International, national and ACT context
The ACT’s Disability Justice Strategy is set against the background of a large and significant body of work that promotes the need to develop policies and approaches that address the serious and multiple disadvantages faced by people with disability in accessing justice.
Australia ratified the United Nations Convention on the Rights of Persons with Disabilities (CRPD) in 2008. The purpose of the CRPD is to ‘promote, protect and ensure the full and equal enjoyment of all human rights and fundamental freedoms by all persons with disabilities, and to promote respect for their inherent dignity’.
The CRPD requires the signatory states to ‘ensure access to justice for persons with disabilities on an equal basis with others…’ (Article 13.1). It also requires the promotion of ‘appropriate training for those working in the field of administration of justice, including police and prison staff’ (Article 13.2).
A series of reports, research projects and community consultation processes at national level have recommended that all states and territories develop disability justice strategies to drive reform and cultural change to address the barriers to accessing justice for people with disability. Of note are Equal Before the Law — Toward Disability Justice Strategies 2014, Australian Human Rights Commission, The Justice Report released by the Law Council of Australia in 2018 and I Needed Help, Instead I was Punished: Abuse and Neglect of Prisoners with Disabilities in Australia, Human Rights Watch 2018.
The National Disability Strategy 2010–2020 (NDS), developed by the Council of Australian Governments and endorsed by the Commonwealth and all state and territory governments, sets out a ten-year national plan for improving life for Australians with disability, their families and carers. One of the six policy areas of the NDS is ‘rights protection, justice and legislation’ which includes seeking to improve responses to people with disability in the justice system.
Royal Commission into Violence, Abuse, Neglect and Exploitation of People with Disability
On 5 April 2019, the Commonwealth Government formally announced the Royal Commission into Violence, Abuse, Neglect and Exploitation of People with Disability (the Royal Commission). The Royal Commission’s Terms of Reference are broad in scope and cover what should be done to:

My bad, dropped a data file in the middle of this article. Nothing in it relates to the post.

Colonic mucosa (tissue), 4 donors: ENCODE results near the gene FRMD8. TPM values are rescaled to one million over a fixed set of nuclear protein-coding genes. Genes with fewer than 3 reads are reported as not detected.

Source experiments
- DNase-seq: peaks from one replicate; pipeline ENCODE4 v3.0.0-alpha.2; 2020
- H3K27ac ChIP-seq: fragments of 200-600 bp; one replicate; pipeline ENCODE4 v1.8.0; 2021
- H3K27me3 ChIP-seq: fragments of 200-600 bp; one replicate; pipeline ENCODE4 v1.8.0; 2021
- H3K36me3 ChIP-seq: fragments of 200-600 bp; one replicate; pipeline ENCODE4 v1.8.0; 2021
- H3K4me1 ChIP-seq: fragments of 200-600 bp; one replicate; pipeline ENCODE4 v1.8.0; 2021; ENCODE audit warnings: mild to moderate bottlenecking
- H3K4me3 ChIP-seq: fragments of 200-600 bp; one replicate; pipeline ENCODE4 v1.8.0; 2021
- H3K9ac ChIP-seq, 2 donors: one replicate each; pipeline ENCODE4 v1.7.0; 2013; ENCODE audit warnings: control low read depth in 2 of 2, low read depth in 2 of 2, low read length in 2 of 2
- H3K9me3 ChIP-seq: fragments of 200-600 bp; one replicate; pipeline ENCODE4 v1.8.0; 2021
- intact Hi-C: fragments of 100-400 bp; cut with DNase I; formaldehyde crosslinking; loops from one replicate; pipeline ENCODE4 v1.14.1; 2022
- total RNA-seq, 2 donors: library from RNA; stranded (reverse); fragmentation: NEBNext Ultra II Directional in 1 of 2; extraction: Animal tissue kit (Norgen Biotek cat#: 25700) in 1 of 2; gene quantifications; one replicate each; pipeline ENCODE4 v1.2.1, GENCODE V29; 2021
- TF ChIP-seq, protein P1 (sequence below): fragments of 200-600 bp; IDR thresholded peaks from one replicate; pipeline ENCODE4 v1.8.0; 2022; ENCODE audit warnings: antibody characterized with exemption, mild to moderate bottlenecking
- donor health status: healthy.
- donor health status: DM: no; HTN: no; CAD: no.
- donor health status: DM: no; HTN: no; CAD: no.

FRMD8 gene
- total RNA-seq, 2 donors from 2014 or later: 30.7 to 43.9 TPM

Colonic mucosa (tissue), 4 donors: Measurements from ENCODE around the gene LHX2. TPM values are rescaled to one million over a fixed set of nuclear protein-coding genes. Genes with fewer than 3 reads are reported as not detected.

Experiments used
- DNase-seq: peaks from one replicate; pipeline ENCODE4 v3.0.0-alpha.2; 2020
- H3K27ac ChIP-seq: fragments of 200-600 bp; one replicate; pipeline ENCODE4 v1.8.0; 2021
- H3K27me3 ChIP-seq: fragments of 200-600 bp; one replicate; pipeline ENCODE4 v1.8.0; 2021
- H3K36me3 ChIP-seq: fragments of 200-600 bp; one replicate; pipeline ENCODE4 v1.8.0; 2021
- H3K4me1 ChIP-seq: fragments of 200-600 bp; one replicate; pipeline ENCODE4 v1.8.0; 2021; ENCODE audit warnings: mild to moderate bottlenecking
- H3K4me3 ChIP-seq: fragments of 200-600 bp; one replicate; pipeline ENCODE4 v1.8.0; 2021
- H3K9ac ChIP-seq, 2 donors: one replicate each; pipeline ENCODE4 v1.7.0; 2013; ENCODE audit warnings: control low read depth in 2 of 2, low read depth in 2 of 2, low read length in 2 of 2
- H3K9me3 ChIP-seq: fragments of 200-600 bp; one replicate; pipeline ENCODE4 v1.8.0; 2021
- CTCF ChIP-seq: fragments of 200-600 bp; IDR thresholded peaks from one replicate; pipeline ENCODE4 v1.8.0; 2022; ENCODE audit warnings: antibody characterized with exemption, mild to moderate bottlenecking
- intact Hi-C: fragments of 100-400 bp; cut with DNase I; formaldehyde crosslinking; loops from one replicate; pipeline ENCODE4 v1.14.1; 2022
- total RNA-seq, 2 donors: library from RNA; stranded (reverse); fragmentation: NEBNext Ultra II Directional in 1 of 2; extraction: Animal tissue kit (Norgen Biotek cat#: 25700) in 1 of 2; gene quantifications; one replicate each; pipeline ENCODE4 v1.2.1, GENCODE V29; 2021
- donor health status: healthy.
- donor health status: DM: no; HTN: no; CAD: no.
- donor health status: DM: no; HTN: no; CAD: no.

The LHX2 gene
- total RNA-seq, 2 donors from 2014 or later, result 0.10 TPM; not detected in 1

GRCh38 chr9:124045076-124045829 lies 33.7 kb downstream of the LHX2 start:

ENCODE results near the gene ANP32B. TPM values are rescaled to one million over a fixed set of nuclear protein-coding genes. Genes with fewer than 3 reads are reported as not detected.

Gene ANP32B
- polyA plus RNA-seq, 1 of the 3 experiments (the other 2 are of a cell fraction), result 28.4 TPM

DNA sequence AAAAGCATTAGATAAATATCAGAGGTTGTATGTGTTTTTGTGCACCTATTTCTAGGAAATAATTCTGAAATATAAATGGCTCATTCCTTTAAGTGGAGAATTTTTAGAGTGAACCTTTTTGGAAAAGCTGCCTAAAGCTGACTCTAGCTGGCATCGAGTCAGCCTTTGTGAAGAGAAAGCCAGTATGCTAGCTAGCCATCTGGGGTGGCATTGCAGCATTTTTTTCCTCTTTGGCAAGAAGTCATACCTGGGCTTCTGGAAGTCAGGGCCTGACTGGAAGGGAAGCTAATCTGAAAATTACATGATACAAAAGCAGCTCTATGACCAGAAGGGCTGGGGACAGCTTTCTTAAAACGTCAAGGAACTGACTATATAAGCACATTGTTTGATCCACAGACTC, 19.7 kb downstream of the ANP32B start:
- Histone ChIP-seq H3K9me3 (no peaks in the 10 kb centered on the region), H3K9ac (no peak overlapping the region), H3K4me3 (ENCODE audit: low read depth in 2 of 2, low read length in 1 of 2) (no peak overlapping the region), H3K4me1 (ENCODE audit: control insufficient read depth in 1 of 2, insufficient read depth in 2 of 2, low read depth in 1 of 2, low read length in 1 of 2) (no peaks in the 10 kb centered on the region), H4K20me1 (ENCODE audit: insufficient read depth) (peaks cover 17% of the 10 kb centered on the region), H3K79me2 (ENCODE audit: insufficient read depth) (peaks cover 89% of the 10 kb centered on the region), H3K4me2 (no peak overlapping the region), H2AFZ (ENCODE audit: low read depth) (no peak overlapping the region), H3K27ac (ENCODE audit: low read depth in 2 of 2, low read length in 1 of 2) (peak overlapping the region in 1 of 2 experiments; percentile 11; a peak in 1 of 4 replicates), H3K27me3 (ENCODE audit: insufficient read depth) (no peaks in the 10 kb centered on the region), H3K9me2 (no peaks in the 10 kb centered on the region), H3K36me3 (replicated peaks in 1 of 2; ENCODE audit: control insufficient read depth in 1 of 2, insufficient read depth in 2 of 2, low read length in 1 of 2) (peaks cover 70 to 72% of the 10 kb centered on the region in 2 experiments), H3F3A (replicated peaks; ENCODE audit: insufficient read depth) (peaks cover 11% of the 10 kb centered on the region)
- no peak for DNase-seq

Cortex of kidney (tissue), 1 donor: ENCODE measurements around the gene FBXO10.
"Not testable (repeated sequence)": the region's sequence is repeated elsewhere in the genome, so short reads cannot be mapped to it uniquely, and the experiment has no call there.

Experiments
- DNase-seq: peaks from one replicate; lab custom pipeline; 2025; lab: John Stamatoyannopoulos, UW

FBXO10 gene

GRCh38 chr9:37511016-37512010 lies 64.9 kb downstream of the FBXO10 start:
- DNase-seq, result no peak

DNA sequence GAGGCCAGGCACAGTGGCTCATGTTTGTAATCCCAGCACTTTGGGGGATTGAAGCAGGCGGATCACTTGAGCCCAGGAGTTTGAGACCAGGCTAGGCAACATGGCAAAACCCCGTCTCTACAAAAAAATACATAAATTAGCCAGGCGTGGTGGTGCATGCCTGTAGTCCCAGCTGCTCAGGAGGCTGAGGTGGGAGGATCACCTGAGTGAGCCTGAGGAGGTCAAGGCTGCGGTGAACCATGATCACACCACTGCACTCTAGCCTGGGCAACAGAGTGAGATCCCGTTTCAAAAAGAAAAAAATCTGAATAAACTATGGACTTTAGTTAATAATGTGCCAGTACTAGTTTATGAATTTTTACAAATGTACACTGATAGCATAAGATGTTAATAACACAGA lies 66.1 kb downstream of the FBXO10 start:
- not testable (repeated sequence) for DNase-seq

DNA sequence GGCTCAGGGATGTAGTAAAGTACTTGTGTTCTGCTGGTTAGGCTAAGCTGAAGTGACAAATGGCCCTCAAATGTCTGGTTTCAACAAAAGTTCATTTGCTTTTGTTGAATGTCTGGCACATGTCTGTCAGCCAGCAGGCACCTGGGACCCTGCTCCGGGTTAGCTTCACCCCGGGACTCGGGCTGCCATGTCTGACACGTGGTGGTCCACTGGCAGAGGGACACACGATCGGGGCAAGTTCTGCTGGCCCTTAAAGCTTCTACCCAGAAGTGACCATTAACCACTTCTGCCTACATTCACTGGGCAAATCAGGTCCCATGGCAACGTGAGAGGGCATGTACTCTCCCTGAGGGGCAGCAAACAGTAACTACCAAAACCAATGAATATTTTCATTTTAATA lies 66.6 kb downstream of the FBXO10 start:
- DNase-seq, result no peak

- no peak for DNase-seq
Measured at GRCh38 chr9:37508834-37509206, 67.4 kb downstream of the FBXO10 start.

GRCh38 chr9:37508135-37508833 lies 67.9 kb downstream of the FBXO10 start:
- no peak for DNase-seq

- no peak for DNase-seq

- prevent, and better protect, people with disability from experiencing violence, abuse, neglect and exploitation
- achieve best practice in reporting and investigating of, and responding to violence, abuse, neglect and exploitation
- promote a more inclusive society that supports the independence of people with disability and their right to live free from violence, abuse, neglect and exploitation.
The Royal Commission will be running over the period of the First Action Plan. It is likely that the Royal Commission will make interim recommendations regarding issues that arise over the three years of its operation. The Disability Justice Strategy will provide a vehicle for the ACT Government to respond to those recommendations.
The ACT Human Rights Act 2004 (HRA) states that ‘Everyone is equal before the law and is entitled to the protection of the law without discrimination. Everyone has the right to equal and effective protection against discrimination on any ground’ (Section 8 (3)). The example contained in the HRA includes discrimination because of disability.
The development of a Disability Justice Strategy is an election commitment by the ACT Government and reflects that:
Equity and inclusion are the cornerstones of the ACT Government and reflect the values of Canberrans. Canberra: A statement of ambition
The ACT Government’s commitment to inclusion recognises that people with disability have a great deal to offer the Canberra community and that an inclusive society is a vibrant, diverse and stronger community.
The Disability Justice Strategy has significant cross-overs with other initiatives across the ACT Government including: Early Support by Design; criminal justice reforms arising from the Royal Commission on Institutional Responses to Child Sexual Abuse; the Family Safety Hub; the Future of Education: An ACT Education Strategy for the Next Ten Years; the Early Childhood Strategy; the Charter of Rights for Victims of Crime; the Youth Justice Blueprint; Building Communities not Prisons; and the commitment to reduce recidivism by 25 per cent by 2025.